Autograph ABP was established in 1988 with the mission of promoting black photographers, and advocating the inclusion of historically marginalised photographic practices within mainstream cultural institutions. Based in London, it runs a photography gallery with its own exhibition, education and events programme and also works internationally promote and support the production of new work through commissions, publications and residencies.


As s photographic arts charity, it regularly collaborates with artists, scholars and institutions with the aim of engaging audiences around the world concerned with photography and film, cultural identity, race, representation and human rights. Autograph encourages cross-curricular teaching and visual literacy through our accessible Learning Resources and regular programmes for students of all ages. It continues to preserve the legacy of artists’ work through a range of publications and limited edition prints for sale.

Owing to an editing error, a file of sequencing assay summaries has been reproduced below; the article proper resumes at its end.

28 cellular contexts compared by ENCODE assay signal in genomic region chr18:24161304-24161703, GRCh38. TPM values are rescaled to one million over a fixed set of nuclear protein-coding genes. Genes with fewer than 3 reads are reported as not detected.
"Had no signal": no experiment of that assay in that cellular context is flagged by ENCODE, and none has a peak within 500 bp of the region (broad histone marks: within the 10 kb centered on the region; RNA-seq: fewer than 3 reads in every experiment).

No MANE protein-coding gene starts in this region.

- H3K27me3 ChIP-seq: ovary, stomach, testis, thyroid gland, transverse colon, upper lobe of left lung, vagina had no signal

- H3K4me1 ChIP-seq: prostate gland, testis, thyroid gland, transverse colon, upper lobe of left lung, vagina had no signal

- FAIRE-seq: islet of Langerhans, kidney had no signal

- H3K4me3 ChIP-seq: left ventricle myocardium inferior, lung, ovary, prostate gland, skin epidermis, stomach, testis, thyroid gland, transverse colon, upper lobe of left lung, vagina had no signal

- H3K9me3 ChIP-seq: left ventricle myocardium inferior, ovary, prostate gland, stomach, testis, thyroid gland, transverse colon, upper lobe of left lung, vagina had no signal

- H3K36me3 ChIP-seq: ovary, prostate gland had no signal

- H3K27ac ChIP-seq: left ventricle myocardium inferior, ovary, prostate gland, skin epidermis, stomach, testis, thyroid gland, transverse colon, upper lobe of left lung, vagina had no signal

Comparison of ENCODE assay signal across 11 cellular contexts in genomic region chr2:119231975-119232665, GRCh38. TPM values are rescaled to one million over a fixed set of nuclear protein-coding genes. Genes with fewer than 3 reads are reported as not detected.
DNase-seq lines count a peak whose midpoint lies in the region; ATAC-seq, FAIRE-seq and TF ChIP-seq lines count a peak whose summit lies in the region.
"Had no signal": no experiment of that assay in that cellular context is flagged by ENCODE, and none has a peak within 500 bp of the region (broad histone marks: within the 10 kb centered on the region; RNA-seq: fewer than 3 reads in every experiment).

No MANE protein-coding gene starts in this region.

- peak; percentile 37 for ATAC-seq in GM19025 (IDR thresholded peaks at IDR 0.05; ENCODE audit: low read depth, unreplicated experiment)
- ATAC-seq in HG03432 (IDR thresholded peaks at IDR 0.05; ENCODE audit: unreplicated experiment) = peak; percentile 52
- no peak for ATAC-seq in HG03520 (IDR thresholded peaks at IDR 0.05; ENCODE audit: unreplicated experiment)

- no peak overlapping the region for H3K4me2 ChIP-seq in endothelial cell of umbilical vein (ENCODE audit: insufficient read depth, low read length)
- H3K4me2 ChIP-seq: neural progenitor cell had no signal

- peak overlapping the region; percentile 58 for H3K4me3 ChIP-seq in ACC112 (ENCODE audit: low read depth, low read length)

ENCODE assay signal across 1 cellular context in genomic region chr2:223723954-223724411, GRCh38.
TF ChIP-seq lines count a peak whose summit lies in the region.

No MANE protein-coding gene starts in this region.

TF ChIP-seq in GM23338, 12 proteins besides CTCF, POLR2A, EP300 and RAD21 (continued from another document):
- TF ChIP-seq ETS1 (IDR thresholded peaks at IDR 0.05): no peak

In 2008, Autograph established an Archive & Research Centre to address the lack of visual representation of Britain’s diverse communities in cultural history. The Missing Chapter is one of its main curatorial archive research programmes.

About Rivington Place


Rivington Place is the home of Autograph ABP. The building opened in October 2007, the UK’s first permanent public space dedicated to diversity in the visual arts and the first new public gallery to be built in London since the Hayward Gallery 40 years previously.


This RIBA award-winning building was designed by David Adjaye and is influenced by African and contemporary art as well as the history of the local area. It comprises one large gallery on the ground floor, a smaller project space and the Stuart Hall Library (run by Iniva) on the second floor, as well as a meeting room and studio space available to hire. It provides dedicated gallery spaces for viewing, learning about and researching photography and film.


To find out more about Autograph ABP, please visit